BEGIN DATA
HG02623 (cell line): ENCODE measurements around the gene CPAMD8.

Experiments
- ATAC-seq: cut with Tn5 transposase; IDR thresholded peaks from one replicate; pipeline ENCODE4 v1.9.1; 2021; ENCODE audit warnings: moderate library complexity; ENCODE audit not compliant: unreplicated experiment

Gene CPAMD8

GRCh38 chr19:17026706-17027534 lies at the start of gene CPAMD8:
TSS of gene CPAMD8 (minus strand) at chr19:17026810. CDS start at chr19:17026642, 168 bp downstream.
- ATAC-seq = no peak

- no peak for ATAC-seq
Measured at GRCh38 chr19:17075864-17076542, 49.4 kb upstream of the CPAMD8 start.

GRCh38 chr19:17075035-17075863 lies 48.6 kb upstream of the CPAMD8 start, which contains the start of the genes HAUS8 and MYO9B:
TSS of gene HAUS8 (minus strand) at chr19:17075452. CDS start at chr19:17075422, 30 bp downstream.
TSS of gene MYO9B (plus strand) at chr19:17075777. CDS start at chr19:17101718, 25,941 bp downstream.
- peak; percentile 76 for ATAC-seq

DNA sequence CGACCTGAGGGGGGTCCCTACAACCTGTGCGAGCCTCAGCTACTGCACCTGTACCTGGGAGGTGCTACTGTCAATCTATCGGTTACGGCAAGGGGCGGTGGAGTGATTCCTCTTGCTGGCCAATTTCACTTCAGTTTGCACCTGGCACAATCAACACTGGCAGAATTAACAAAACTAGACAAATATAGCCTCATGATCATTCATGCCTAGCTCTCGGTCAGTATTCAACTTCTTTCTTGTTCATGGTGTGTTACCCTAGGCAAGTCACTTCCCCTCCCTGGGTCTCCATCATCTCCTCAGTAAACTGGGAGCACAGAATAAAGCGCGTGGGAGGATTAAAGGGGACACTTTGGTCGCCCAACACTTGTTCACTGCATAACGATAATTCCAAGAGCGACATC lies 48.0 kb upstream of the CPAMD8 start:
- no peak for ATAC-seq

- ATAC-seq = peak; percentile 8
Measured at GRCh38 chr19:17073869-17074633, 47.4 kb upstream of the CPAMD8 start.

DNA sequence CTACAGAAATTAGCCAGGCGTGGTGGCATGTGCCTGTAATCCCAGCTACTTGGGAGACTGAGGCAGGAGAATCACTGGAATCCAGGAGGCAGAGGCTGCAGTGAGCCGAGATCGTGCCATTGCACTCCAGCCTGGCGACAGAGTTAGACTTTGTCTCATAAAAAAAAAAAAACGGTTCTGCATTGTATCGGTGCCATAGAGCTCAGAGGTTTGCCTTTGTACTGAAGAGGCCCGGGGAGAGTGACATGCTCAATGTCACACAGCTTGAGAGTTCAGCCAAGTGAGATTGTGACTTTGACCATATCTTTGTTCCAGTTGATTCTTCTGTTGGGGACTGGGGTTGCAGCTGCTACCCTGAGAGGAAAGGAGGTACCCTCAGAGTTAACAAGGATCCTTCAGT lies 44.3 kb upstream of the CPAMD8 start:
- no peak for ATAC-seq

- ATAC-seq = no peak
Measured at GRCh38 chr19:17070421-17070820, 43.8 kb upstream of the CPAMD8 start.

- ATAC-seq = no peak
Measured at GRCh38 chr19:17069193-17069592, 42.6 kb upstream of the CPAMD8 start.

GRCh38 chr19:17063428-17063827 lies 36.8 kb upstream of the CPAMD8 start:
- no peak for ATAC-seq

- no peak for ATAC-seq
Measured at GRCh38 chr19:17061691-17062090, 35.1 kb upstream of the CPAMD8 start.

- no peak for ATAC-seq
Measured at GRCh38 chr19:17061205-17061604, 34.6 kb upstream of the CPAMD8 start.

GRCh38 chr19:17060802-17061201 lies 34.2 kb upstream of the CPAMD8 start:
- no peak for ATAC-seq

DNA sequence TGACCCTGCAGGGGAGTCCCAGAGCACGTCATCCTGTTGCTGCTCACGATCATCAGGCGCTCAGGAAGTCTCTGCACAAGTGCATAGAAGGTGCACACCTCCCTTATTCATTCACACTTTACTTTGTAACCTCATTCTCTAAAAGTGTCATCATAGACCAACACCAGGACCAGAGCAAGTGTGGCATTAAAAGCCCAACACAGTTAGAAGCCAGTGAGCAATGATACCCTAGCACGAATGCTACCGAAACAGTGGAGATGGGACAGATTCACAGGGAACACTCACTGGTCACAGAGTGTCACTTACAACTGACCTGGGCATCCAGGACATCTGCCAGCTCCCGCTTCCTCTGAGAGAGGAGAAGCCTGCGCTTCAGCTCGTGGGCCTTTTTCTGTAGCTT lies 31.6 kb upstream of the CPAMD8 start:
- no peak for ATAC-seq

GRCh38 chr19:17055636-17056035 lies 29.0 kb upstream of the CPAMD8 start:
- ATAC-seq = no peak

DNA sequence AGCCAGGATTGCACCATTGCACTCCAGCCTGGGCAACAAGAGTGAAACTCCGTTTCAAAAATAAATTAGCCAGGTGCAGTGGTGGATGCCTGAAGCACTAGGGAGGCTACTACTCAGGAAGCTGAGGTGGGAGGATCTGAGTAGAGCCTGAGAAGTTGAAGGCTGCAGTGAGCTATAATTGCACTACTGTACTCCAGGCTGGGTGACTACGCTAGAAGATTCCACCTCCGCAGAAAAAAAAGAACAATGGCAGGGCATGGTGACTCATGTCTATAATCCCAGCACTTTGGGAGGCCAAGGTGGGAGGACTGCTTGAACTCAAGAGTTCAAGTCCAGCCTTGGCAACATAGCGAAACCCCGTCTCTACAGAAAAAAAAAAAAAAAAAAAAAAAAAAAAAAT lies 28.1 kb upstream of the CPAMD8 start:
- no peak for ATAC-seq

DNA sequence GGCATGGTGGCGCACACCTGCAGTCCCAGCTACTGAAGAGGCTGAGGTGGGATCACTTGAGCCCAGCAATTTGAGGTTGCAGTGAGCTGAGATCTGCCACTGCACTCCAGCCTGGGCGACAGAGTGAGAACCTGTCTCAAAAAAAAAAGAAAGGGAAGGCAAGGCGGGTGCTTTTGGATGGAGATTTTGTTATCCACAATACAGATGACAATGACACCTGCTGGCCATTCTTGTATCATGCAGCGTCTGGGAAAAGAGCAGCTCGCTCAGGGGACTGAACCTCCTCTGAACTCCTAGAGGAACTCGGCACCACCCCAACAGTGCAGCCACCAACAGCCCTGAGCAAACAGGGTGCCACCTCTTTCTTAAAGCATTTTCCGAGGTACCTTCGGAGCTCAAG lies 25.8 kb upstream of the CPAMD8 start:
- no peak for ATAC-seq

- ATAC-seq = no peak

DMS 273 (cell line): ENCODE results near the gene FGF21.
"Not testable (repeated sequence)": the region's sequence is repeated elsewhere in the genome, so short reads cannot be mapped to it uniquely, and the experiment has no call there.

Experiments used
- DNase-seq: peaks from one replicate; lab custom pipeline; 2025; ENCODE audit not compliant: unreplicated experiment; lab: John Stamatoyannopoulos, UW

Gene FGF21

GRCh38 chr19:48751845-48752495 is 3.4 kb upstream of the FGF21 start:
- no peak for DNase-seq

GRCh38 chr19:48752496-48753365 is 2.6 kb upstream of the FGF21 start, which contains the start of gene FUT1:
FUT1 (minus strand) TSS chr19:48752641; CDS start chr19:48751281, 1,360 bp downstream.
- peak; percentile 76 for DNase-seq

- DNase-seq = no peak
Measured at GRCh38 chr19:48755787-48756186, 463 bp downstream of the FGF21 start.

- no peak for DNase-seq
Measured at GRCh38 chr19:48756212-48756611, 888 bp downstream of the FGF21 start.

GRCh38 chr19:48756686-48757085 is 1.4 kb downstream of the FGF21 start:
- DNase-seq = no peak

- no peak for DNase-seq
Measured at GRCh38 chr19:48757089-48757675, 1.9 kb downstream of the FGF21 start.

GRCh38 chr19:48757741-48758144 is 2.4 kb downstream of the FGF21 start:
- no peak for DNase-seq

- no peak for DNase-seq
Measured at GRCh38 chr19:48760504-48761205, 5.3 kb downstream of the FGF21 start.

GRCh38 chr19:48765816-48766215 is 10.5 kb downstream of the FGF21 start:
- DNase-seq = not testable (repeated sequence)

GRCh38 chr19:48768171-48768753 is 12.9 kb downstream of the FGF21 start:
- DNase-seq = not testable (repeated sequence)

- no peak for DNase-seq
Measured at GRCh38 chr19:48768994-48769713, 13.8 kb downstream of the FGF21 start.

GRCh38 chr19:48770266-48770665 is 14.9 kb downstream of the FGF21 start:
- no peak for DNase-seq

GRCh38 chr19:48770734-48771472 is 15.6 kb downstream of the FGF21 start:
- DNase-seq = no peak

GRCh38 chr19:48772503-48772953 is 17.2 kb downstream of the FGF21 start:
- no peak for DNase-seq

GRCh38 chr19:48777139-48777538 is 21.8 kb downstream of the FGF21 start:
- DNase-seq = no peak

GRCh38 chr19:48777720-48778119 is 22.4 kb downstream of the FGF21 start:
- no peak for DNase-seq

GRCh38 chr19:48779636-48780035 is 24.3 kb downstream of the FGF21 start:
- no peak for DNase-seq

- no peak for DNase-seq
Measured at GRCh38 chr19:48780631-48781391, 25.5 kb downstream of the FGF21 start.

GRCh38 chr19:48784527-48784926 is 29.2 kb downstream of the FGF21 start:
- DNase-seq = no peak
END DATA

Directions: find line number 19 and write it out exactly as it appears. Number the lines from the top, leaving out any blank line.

- no peak for ATAC-seq